According to the suit, Animals for Autism collected at least $5,190 from families in the scheme. The lawsuit alleges numerous violations of the Illinois Consumer Fraud Act and Solicitation for Charity Act against Kaydus and her organization.

      Shortly after filing the suit Madigan reached a settlement with the organization. Under its terms, Kaydus must provide restitution to affected families and adhere to a court order requiring her compliance with the state’s charitable and consumer fraud laws.

      People all over the country have sent money of an Illinois-based organization called Animals for Autism. After all, it sounded like a wonderful idea.Anim...
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      Jury: Samsung Ripped Off Apple

      Many Samsung products could disappear from the marketplace

      In a stunning victory for Apple, a jury in California concluded that Samsung used Apple's patented design and technology in development of its Android smartphones and tablets. It directed Samsung to pay its competitor $1.05 billion in damages.

      The impact on consumers may be felt in the marketplace if the verdict stands. While Apple generally releases one smartphone and one tablet per year, Samsung is constantly producing new products in those categories. Apple said it would file for an injunction to block U.S. sales of those smartphones and tablets within the next few days. If Apple is successful, consumers would no longer be able to purchase those devices.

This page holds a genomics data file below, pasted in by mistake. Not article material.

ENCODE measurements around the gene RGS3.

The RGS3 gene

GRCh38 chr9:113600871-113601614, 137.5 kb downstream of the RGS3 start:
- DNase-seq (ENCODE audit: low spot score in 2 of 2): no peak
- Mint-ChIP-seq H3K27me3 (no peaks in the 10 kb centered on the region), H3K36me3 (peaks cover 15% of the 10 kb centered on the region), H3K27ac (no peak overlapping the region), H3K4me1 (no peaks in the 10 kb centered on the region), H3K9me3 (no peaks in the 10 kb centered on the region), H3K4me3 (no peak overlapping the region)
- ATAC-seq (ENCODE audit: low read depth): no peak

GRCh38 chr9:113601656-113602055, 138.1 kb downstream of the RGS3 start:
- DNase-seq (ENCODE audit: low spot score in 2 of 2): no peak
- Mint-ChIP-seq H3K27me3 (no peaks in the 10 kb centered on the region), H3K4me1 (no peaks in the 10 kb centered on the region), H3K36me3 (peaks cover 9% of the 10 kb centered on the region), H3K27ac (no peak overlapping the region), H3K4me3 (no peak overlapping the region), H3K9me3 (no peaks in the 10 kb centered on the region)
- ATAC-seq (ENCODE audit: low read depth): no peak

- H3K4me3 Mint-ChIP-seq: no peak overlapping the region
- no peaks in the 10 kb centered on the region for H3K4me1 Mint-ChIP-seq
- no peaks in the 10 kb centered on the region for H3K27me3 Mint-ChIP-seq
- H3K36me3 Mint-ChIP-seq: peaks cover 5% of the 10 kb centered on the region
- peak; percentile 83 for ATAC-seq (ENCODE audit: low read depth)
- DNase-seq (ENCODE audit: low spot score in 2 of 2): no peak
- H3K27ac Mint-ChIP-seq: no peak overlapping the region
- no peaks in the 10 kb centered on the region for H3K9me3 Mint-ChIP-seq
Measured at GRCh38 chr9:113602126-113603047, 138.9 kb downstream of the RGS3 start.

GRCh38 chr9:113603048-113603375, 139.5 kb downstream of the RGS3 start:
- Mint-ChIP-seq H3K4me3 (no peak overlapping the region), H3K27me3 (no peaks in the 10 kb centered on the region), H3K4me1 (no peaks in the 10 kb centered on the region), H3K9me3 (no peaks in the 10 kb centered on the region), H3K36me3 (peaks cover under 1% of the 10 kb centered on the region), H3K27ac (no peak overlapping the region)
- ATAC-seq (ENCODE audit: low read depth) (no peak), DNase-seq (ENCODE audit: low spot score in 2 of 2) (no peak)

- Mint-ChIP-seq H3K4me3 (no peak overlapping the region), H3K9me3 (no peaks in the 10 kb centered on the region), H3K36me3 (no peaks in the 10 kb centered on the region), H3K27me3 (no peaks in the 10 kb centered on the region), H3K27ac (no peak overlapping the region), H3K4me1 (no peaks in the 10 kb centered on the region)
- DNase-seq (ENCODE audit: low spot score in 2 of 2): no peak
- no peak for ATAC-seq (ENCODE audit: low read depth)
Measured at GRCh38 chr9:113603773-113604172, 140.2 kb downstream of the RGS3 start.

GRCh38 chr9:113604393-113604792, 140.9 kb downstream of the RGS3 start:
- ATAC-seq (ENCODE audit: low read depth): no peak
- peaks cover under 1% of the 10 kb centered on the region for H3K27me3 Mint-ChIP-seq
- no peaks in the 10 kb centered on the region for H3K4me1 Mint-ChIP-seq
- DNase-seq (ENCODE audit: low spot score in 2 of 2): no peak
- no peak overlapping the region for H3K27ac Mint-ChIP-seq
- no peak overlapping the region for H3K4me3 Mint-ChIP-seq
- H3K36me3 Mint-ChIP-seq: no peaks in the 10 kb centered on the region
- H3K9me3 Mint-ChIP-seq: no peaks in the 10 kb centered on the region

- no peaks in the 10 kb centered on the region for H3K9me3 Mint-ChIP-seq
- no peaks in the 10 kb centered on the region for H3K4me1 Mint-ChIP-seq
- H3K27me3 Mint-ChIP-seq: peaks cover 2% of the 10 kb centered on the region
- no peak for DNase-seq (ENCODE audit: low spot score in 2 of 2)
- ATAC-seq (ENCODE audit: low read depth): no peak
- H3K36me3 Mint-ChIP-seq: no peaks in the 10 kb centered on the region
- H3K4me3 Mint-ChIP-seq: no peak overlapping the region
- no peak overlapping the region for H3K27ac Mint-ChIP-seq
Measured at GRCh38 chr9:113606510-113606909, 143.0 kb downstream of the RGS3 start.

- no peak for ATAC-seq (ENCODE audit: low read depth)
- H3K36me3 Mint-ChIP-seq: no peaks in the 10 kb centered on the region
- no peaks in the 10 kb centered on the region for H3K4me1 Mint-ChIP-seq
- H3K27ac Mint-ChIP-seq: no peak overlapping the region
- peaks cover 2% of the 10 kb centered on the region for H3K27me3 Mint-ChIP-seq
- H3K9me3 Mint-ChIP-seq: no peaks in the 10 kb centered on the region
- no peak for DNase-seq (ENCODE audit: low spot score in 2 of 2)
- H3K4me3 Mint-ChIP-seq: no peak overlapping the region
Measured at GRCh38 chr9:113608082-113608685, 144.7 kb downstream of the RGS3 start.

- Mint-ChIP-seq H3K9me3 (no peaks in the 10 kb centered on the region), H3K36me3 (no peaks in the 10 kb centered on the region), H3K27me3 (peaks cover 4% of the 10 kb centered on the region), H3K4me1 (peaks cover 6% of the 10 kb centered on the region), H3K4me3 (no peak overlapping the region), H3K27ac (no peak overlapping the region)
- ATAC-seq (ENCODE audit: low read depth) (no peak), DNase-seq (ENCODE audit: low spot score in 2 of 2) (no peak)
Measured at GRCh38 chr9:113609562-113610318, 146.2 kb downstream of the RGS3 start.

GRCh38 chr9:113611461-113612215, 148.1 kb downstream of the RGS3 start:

In filing the suit, Apple claimed that Korea-based Samsung copied the design of its iPad when it developed it's line of Galaxy tablets. In addition, in maintains that some Samsung smartphones, which run on Google's Android operating system, unlawfully use technology Apple developed for the iPhone.

      Mountain of evidence

      "We are grateful to the jury for their service and for investing the time to listen to our story and we were thrilled to be able to finally tell it,” Apple said in a statement. “The mountain of evidence presented during the trail showed that Samsung's copying went far deeper than even we knew.”